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The Wanderer —

 

Often the lone-dweller waits for favor, mercy of the Measurer, though he unhappy across the seaways long time must stir with his hands the rime-cold sea, tread exile-tracks. Fate is established! 

So the earth-stepper spoke, mindful of hardships, of fierce slaughter, the fall of kin: Oft must I, alone, the hour before dawn lament my care. Among the living none now remains to whom I dare my inmost thought clearly reveal. I know it for truth: it is in a warrior noble strength to bind fast his spirit, guard his wealth-chamber, think what he will. Weary mind never withstands fate, nor does troubled thought bring help. Therefore, glory-seekers oft bind fast in breast-chamber a dreary mind.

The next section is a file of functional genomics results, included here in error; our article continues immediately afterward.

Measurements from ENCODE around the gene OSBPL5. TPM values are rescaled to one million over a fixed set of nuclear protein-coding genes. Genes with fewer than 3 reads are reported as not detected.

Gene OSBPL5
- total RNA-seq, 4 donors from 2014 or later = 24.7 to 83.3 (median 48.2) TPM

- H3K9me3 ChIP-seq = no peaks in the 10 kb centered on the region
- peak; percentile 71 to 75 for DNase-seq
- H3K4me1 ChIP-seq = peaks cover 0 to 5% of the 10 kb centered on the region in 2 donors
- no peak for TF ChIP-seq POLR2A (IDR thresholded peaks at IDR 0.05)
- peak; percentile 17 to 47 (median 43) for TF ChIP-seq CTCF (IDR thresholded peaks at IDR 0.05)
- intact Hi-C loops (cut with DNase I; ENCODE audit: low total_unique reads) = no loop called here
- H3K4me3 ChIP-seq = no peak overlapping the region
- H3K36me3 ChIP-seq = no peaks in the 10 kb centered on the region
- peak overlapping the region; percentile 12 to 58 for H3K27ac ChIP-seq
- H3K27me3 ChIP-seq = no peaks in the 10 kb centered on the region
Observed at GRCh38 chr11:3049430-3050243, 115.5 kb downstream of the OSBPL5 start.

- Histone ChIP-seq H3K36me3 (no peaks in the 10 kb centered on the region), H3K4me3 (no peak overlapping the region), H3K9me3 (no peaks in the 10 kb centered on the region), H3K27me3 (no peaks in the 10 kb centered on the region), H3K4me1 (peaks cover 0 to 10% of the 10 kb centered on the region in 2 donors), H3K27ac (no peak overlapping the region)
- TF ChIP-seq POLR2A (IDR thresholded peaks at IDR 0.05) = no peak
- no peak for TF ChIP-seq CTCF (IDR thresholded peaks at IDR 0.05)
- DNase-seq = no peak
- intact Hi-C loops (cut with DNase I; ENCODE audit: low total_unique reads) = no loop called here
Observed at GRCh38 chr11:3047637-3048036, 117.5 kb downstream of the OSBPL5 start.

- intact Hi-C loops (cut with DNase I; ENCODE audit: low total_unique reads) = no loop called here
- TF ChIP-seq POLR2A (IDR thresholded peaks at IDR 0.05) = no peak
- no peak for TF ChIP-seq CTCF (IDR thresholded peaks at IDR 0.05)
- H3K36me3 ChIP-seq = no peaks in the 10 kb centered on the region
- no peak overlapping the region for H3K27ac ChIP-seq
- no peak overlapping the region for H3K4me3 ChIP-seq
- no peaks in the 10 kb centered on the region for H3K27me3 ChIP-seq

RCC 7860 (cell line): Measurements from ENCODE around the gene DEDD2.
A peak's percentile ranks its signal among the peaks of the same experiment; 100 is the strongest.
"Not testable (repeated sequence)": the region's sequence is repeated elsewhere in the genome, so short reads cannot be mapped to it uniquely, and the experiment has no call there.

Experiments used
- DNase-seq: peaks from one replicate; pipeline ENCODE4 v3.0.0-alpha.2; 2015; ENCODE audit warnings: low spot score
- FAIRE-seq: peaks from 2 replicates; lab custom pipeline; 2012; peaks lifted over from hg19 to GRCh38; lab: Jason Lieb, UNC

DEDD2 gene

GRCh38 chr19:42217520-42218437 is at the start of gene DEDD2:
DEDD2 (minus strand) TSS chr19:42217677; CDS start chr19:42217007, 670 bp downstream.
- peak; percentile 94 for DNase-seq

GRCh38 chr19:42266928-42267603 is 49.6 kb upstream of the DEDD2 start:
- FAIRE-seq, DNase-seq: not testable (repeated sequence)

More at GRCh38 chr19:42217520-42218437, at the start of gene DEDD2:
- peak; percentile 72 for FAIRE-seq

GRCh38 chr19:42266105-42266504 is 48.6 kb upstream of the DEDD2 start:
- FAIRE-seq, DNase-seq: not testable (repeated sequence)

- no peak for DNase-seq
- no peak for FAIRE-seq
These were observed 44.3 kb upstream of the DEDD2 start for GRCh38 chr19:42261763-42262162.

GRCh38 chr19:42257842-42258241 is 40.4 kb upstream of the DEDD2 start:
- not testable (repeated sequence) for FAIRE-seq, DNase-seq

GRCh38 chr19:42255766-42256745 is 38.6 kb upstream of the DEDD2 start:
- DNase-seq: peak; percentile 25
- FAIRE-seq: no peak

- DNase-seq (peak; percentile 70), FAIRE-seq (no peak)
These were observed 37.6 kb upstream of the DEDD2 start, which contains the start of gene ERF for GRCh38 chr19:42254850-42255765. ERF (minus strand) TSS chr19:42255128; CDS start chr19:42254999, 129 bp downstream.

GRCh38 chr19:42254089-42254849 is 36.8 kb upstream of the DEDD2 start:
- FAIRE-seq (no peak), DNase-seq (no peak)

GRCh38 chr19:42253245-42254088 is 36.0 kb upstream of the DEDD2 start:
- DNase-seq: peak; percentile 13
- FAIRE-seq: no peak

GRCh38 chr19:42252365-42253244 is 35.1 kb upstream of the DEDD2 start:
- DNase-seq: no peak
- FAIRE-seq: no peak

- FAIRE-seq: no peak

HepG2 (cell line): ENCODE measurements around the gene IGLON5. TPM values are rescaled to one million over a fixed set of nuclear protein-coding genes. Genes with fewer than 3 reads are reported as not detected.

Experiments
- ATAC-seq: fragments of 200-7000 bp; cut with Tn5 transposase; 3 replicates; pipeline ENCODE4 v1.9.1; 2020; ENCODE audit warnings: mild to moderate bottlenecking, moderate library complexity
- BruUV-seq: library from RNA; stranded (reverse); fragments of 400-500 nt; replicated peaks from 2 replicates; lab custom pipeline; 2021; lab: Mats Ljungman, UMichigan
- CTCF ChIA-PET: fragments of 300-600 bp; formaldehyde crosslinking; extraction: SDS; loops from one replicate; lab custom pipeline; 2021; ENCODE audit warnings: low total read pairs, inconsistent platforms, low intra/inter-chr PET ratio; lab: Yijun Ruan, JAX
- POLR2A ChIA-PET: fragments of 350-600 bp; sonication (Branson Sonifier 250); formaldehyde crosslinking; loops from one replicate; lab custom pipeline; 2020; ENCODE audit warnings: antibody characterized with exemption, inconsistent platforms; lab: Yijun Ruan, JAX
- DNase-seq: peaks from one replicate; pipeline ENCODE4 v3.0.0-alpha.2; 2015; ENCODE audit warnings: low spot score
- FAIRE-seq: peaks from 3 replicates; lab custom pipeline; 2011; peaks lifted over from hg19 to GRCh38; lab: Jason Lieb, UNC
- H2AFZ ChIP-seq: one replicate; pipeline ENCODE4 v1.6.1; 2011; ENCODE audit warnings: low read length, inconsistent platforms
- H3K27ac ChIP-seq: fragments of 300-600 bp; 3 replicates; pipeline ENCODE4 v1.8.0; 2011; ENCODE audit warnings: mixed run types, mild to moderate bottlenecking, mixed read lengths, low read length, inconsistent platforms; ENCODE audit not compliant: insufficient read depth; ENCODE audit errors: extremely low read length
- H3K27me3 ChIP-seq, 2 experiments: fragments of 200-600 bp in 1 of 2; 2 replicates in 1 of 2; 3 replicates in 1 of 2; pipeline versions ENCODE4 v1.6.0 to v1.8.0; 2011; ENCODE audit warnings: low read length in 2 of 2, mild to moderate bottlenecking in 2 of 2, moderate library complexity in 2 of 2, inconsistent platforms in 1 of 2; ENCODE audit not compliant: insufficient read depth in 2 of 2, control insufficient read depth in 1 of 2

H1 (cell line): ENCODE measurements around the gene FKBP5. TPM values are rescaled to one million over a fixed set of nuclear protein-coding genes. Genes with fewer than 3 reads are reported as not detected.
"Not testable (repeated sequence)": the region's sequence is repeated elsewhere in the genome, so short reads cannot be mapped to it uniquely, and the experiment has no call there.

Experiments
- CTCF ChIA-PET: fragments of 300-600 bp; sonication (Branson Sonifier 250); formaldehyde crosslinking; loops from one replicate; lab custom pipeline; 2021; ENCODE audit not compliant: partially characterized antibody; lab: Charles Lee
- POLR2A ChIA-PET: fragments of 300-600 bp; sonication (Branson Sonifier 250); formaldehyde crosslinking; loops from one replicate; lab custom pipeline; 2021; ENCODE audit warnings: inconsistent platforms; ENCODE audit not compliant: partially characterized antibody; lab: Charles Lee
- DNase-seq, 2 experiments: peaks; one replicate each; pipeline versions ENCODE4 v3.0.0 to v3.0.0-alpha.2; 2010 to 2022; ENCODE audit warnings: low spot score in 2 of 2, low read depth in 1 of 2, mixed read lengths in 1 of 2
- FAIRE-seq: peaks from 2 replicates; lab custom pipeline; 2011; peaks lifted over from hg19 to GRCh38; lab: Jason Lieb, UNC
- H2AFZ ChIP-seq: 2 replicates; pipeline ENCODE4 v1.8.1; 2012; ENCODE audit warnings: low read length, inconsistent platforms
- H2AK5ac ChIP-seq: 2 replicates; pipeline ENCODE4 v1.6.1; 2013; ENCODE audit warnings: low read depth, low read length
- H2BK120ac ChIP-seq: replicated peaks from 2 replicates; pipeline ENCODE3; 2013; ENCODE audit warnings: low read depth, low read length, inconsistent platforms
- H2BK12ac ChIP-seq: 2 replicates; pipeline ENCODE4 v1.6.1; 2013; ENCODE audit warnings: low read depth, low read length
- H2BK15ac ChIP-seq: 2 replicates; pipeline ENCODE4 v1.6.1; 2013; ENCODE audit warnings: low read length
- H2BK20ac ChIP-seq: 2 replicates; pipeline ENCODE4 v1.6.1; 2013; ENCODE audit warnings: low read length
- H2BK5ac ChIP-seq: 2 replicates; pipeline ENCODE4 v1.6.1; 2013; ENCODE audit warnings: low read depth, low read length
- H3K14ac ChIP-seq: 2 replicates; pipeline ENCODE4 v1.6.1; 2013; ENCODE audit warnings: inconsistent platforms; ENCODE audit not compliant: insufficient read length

So must I my heart – often wretched with cares, deprived of homeland, far from kin – fasten with fetters, since long ago earth covered my lord in darkness, and I, wretched, thence, mad and desolate as winter, over the wave’s binding sought, hall-dreary, a giver of treasure, where far or near I might find one who in mead-hall might accept my affection, or on me, friendless, might wish consolation, offer me joy. He knows who tries it how cruel is sorrow, a bitter companion, to the one who has few concealers of secrets, beloved friends. The exile-track claims him, not twisted gold, his soul-chamber frozen, not fold’s renown. He remembers hall-warriors and treasure-taking, how among youth his gold-friend received him at the feast. Joy has all perished! So he knows, who must of his lord-friend, of loved one, lore-sayings long time forgo.

 
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